Sunday, October 5, 2008

Why I pay for online multiplayer games and why some "free" ones have problems

Massively Multiplayer Online (MMO) games are where everyone connects to a virtual world with their computers. They all play as characters in this virtual world and either fight each other or computer generated monsters.There are pay MMO's and free MMO's. The pay MMO's are usually setup on a monthly recurring basis, and the free MMO's make their money from allowing you to buy things inside the game. For instance the online flash game "Dino Run" http://www.pixeljam.com/dinorun/ is free to play, just go to the page, and click "Start Running" on the left, then use the left and right arrow keys to run to the right and try and outrun the meteors while collecting eggs on the ground, (press Up to Jump, and Spacebar to pause the game). It's free to play, but if you pay money, your dinosaur gets to wear a hat! I'm lead to believe there's some part of the game where you can socialize with other people and the dino's can walk around without having to worry about extinction.

These games are possible, even profitable, as long as the cost to operate them is minimal and just a few people donate. They still want players who don't pay because just them being there contributes to the richness and depth of the online world. You don't have to worry about losing to the pay customers since they only get a hat, and that's not going to let them run any faster or collect more eggs.

Now the next step up in this is a game I play for free "Ikariam". http://ikariam.org/ Everyone can play for free, and it's basically a game where you are the ruler of your city, and you decide how many citizens you will employ at the saw mill to gather building materials, how many citizens to go to work in the mines or the vineyards, how many soldiers to employ, how many ships, and how big the government buildings in the town are; any citizen that isn't working in the government is free to pursue his own interests, and pays taxes.It's great fun. It's also the definition of "open ended" since there are no scripted events, no monsters, no evil power out to destroy everyone, it's nothing but you and all the other "rulers" of their own towns. You are free to make new colonies, invade a neighbors town to take some of his stuff or gold, trade with your neighbors for goods you don't have, form alliances, or be a complete hermit with high walls and a huge defense and just do your own thing. You could even have no military and pay gold to another player to protect you; or play mind games with anyone that might attack you by sending them in-game email after they attack you offering to just give them resources if they will leave you alone, then pay another player to attack them while you build up an army, and then attack!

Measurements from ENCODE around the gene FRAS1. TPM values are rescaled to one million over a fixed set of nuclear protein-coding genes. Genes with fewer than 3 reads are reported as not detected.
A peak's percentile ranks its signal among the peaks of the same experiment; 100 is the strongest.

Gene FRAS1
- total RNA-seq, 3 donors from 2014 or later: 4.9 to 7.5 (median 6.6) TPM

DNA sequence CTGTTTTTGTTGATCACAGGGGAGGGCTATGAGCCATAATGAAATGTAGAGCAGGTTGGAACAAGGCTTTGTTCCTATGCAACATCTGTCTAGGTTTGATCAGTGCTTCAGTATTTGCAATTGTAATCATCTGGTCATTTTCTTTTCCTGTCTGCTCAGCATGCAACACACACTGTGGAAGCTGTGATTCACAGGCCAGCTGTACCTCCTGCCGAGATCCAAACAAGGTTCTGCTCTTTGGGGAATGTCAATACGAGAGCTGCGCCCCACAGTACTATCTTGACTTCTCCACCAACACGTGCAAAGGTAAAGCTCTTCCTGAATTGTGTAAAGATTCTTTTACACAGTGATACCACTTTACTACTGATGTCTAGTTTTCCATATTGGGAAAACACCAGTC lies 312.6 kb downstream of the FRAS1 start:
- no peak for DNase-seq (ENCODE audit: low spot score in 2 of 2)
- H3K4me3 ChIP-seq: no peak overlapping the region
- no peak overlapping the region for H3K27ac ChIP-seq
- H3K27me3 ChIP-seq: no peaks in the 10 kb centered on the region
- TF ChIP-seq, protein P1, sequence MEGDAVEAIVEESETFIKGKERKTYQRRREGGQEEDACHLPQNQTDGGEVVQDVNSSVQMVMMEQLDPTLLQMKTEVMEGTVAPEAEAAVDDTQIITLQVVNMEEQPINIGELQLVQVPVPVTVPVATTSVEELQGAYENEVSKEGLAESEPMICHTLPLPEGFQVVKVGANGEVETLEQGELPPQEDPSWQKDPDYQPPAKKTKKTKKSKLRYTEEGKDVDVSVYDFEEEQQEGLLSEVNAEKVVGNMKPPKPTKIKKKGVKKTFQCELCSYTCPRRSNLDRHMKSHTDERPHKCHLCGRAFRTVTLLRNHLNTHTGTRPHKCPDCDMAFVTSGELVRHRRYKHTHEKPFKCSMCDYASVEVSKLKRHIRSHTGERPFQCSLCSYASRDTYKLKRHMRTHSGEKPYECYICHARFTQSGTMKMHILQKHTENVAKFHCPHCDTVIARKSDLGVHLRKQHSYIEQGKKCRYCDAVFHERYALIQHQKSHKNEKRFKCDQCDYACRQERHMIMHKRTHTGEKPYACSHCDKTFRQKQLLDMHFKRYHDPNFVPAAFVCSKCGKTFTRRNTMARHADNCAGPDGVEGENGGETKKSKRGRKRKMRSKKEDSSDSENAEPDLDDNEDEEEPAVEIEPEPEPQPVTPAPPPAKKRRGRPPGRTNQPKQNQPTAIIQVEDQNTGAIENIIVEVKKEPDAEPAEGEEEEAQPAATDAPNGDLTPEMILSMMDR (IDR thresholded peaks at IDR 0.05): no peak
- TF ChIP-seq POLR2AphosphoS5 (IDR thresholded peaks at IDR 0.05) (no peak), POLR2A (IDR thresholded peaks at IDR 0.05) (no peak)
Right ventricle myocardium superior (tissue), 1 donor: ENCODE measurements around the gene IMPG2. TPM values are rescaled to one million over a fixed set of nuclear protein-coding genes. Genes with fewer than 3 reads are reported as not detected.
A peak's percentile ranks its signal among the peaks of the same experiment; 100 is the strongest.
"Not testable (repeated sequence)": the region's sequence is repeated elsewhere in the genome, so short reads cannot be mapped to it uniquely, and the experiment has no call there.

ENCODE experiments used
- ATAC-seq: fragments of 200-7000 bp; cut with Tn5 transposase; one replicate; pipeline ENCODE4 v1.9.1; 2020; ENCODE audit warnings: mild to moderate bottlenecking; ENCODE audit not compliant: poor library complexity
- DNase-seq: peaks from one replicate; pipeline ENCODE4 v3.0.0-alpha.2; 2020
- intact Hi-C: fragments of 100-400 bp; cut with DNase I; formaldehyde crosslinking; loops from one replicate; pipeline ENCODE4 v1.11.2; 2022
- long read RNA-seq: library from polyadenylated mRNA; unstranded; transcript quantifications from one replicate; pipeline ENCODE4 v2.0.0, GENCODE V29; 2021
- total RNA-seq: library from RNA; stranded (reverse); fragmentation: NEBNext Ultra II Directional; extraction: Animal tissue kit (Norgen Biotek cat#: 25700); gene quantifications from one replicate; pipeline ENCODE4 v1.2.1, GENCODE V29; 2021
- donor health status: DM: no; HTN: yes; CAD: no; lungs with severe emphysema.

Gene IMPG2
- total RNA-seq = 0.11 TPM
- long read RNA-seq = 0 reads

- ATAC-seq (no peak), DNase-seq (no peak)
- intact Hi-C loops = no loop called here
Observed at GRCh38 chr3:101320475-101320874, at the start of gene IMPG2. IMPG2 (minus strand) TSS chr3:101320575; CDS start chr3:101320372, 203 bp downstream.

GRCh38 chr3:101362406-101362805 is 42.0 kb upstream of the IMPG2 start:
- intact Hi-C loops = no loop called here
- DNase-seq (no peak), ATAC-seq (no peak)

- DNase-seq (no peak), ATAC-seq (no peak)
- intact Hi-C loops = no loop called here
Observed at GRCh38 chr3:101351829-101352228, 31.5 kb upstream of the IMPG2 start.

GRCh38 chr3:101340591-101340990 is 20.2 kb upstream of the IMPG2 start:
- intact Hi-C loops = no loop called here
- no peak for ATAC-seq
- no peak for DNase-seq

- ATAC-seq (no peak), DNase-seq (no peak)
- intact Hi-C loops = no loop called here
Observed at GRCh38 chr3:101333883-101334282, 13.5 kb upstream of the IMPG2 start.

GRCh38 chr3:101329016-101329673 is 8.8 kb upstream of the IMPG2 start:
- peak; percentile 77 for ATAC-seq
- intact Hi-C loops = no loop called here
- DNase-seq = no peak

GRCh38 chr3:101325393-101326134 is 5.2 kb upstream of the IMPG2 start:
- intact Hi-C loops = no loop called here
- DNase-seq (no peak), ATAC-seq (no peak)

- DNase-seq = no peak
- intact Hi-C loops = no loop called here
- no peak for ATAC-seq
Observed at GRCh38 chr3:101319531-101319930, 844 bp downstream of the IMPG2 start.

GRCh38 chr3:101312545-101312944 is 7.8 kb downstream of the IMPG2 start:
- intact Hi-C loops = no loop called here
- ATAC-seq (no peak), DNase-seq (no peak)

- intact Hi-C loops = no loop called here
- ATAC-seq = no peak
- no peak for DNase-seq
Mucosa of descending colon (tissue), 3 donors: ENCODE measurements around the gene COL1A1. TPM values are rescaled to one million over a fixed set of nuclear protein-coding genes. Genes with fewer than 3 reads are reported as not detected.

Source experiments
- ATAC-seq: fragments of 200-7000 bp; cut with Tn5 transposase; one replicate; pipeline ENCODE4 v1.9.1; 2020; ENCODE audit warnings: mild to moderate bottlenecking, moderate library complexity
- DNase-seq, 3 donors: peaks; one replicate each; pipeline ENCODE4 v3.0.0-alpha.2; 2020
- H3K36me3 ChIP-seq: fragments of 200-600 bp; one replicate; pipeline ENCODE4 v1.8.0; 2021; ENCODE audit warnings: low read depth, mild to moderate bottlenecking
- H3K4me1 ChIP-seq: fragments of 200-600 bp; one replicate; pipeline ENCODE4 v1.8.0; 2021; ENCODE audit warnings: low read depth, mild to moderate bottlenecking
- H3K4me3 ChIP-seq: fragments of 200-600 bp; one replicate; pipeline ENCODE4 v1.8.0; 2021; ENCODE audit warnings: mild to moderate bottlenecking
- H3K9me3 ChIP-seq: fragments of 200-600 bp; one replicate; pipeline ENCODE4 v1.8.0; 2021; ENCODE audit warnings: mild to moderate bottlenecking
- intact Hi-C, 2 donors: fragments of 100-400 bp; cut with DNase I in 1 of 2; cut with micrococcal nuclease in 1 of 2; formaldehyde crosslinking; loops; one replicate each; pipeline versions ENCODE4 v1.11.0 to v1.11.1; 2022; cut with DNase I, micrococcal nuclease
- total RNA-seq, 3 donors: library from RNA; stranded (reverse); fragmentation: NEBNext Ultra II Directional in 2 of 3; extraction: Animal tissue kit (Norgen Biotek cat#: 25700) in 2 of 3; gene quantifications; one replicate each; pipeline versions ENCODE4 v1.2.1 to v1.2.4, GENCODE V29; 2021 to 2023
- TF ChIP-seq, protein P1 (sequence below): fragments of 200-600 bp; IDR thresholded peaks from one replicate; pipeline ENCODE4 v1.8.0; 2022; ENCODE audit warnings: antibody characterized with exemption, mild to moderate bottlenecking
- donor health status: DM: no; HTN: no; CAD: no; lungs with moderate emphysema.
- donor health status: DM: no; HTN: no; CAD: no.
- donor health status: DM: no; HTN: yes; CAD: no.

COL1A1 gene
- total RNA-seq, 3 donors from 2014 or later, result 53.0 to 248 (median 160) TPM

Half the fun of a game like Ikariam is the choices you make and what you want to get done, and how your neighbors, and everyone else in the world, reacts.If you devote 100% of your citizens to paying taxes, you are left to the will of the market prices for your building materials. And sometimes no one is selling, or the prices seem to high.Want to send everyone to work in the mines? Then no one pays taxes and you run out of money.Want to create a huge army? Their upkeep costs money, if you go bankrupt, they will start abandoning you.Want to attack your neighbor? He won't just sit there and take it, he'll fight back, and sometimes in ways you that don't make sense to you.Want to turn two of your enemies against each other? Assuming you can do it with only the in-game email (or maybe make some allies and setup scenarios to make them lash out). You can do most any political or diplomatic thing you can imagine.It's actually a great sociological experimental playground.